The motion under consideration covers a wide range of issues including state pensions and the devastating impact of the switch from RPI to CPI in calculating inflationary increases to pensions and John Hutton’s review of public sector pension provision.
Much of the debate on pensions is currently focused on the public sector and in the context of a media and politically hyped hostility to the current pension settlement. The coalition government and organisations such as the Taxpayers’ Alliance regularly make the claims that public sector pensions are ‘gold-plated’, ‘too generous’ and a ‘burden’ on the public purse. This is then routinely repeated unchallenged in much of the media.
The public discourse on pensions needs to be reset and based on fact rather than hyperbole.
There is indeed a growing gap between public and private sector pensions, caused primarily by private sector employers failing to provide any decent pensions. The answer to this widening gap is not to level down public sector pensions to the level of the private sector but to create the conditions for all workers to save for their retirement.
However, David Cameron’s solution to what he described as in November 2008 as a ‘Pensions Apartheid’ is to trigger a downward spiral in pension rights across the public and private sector.
The TUC has undertaken detailed research* which accurately sets out the facts on public sector pensions, for example:
• The average pension in local government is around £4,000 per year, and just £2,000 for women.
• Half of all women pensioners who have worked in the NHS get a pension of less that £3,500 per year.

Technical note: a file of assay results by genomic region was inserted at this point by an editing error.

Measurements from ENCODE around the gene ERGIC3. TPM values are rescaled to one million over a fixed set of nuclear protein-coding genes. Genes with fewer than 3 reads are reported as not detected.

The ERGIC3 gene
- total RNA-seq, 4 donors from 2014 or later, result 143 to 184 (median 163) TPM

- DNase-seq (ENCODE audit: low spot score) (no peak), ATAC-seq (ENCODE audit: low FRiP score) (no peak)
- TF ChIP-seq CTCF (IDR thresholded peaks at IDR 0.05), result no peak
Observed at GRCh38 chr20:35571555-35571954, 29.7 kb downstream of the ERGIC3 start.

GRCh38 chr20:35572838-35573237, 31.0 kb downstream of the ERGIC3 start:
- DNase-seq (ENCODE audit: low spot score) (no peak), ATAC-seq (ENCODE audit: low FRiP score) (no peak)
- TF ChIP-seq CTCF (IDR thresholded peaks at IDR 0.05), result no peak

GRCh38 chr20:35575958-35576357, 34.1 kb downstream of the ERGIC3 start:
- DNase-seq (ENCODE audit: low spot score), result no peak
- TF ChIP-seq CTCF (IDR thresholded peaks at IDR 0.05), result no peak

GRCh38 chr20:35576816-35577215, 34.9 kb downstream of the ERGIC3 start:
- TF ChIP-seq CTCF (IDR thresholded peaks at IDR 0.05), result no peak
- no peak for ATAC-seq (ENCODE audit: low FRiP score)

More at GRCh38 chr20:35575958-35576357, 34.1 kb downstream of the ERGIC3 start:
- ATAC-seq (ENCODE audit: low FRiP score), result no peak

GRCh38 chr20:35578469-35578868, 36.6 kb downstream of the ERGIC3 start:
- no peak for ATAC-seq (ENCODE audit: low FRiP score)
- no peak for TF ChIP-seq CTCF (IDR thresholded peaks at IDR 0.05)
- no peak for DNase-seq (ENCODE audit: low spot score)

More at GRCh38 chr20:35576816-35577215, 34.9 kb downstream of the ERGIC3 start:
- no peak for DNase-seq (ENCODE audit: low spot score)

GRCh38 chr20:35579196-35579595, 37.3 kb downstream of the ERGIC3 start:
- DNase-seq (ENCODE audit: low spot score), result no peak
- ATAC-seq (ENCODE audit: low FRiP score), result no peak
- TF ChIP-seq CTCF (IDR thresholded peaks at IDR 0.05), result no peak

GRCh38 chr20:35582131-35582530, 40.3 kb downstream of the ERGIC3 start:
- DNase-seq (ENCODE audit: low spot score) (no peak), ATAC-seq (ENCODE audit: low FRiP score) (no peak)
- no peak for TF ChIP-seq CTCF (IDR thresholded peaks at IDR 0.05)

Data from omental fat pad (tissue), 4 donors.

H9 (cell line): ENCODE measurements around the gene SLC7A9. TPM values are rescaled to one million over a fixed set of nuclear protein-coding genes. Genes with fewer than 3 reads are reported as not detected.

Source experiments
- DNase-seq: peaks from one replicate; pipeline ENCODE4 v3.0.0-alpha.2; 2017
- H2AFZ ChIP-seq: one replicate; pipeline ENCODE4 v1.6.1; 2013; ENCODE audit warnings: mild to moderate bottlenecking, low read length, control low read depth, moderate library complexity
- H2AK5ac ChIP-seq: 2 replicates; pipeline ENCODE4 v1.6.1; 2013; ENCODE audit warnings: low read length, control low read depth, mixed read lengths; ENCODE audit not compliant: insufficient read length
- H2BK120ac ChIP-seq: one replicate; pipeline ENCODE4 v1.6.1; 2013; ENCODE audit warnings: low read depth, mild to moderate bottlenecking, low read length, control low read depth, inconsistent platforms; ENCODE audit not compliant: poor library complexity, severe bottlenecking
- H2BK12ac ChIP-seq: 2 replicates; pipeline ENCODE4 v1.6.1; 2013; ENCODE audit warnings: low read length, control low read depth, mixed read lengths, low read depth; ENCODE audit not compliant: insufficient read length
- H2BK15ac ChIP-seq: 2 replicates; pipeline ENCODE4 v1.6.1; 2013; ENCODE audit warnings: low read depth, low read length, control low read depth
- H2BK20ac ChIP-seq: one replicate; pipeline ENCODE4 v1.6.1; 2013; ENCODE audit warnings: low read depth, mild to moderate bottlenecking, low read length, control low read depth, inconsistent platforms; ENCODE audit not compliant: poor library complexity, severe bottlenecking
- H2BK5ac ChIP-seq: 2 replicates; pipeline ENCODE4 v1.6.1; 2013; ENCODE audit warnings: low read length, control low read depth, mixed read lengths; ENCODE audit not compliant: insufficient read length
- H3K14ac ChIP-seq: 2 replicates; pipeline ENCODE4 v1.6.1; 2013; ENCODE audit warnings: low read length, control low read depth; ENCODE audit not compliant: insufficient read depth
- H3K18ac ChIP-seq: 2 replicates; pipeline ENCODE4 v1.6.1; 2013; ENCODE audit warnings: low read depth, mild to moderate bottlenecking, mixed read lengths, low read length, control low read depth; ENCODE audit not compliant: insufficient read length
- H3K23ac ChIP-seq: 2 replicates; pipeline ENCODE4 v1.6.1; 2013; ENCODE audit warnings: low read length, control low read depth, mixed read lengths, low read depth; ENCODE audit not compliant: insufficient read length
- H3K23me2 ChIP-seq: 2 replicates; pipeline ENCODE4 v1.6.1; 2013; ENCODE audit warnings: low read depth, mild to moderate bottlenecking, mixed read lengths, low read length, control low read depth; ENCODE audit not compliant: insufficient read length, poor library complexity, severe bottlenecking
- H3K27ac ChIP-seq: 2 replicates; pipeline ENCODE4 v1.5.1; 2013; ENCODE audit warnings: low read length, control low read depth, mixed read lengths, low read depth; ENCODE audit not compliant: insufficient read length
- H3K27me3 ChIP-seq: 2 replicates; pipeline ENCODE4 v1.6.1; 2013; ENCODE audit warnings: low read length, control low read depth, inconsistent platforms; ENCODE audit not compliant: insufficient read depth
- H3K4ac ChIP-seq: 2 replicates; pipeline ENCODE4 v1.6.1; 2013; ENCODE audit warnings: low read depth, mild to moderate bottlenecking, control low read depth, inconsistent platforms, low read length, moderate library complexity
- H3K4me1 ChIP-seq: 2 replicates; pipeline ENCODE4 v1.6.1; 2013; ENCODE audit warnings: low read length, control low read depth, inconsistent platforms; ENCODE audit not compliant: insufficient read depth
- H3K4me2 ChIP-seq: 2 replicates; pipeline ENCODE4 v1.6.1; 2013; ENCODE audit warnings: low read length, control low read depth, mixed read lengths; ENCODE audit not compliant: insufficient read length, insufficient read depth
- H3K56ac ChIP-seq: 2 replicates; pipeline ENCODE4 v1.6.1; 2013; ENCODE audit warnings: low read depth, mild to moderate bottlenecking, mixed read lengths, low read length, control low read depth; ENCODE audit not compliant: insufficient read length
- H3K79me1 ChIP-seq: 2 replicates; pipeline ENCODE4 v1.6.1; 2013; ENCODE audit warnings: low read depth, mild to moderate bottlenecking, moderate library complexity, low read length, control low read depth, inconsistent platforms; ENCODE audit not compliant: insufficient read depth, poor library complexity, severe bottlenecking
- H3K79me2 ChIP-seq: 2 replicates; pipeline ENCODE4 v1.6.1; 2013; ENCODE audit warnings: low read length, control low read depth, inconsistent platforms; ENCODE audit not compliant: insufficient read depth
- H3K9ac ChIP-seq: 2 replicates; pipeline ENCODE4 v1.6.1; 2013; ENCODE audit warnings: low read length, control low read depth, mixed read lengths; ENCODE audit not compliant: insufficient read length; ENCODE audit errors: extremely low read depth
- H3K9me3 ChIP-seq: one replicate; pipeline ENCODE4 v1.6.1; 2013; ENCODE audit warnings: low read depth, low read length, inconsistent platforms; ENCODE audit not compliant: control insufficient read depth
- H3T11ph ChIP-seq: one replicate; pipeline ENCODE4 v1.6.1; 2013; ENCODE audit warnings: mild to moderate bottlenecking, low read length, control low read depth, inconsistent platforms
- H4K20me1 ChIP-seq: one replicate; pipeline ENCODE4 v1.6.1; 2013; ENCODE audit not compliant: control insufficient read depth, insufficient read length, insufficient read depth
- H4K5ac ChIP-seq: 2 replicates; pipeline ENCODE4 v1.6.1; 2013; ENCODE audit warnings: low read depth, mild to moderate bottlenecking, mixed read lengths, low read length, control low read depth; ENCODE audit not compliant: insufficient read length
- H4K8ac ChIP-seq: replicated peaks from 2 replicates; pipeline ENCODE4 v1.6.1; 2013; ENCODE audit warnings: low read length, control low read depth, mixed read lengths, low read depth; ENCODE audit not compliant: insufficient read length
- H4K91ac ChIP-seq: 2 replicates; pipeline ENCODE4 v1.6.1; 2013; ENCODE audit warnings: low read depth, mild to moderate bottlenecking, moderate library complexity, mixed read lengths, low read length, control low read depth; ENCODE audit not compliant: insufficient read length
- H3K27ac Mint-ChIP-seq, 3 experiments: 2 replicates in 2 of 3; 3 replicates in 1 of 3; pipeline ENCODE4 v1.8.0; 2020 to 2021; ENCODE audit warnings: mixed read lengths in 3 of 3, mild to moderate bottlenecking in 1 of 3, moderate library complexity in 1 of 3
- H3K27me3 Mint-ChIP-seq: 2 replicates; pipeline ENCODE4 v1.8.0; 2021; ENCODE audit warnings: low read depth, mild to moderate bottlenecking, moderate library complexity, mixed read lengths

• For every pound spent taxpayers pay towards public service pensions, they pay £2.50 in tax relief for private sector pensions.
In addition, public sector pensions were last reviewed in 2006, and significant reforms made to the majority of schemes including limiting the liability to the public purse and to taxpayers. All parties, including the then government, agreed that these reforms sustainable and affordable schemes and resulted in massive savings to the Treasury
Pensions inequality does exist but the problem resides in the private sector, where highly paid directors benefit from the real ‘gold-plated pensions’. The TUC’s 2008 Pensions Watch study found that the directors of the UK’s top companies are set to receive an average annual pension of £201,700, 25 times the average workplace pension that ordinary workers receive.
The key to future pensions provision is ensuring every worker has access to a decent pension scheme and must not be about the government prompting a ‘race to the bottom’. The UK needs good quality pensions in the public and private sectors with financial security and dignity in old age for all.
Progressive centre-ground Labour politics does not come for free.
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